Clark V. Cooper
National Science Foundation
Director of the Materials and Surface Engineering
Clark V. Cooper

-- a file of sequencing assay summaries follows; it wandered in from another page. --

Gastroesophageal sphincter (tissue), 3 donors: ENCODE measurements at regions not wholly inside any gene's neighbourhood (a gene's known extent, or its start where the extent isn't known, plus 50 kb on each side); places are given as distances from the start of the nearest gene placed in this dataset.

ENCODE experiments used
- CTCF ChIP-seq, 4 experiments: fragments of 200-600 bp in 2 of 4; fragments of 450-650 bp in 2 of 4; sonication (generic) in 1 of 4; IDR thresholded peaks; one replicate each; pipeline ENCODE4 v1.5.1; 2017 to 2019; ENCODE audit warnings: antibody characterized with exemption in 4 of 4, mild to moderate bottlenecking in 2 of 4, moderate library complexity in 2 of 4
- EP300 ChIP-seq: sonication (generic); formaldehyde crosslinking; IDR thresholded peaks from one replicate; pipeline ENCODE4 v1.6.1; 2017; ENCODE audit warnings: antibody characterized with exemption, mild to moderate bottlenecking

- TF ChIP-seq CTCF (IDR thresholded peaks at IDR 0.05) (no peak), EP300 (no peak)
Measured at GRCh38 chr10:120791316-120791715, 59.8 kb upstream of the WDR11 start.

is Director of the Materials and Surface Engineering program at the National Science Foundation, a position that he has held since February 2006. At NSF, he has been active in championing a new focus on Simulation-Based Engineering and Science, including leadership in the planning and execution of a two-continent study and a strategic directions workshop. Prior to his commencement at NSF in early 2006, he was a Principal Scientist at United Technologies Research Center in Connecticut, where he pursued fundamental and applied research in the general area of surface science and engineering, focusing on the use of various physical (PVD) and chemical (CVD) vapor deposition processes to synthesize hard and protective coatings and the application of thermo-chemical processes to improve the properties of the surfaces of engineering materials. He and his colleagues have demonstrated the effectiveness of these and other surface modification techniques, including high intensity plasma ion processing (HIPIP), to impart remarkable improvements in hardness and wear and corrosion resistance of engineering alloys and in the surface and bending fatigue durability of power transmission gears. He and his collaborators demonstrated the successful application of first-principles modeling, especially at the atomistic level, to understand and design more effective additive compounds for synthetic lubricants and developed novel approaches to integrate length and time scales for innovative multi-scale models. In addition, he has contributed to advancements in the understanding and to improvements in the properties of materials and coatings for use at high temperature and in other extreme environments. Dr. Cooper holds a B.S. from University of Illinois at Urbana-Champaign and a Ph.D. in Materials Science and Engineering from Northwestern University.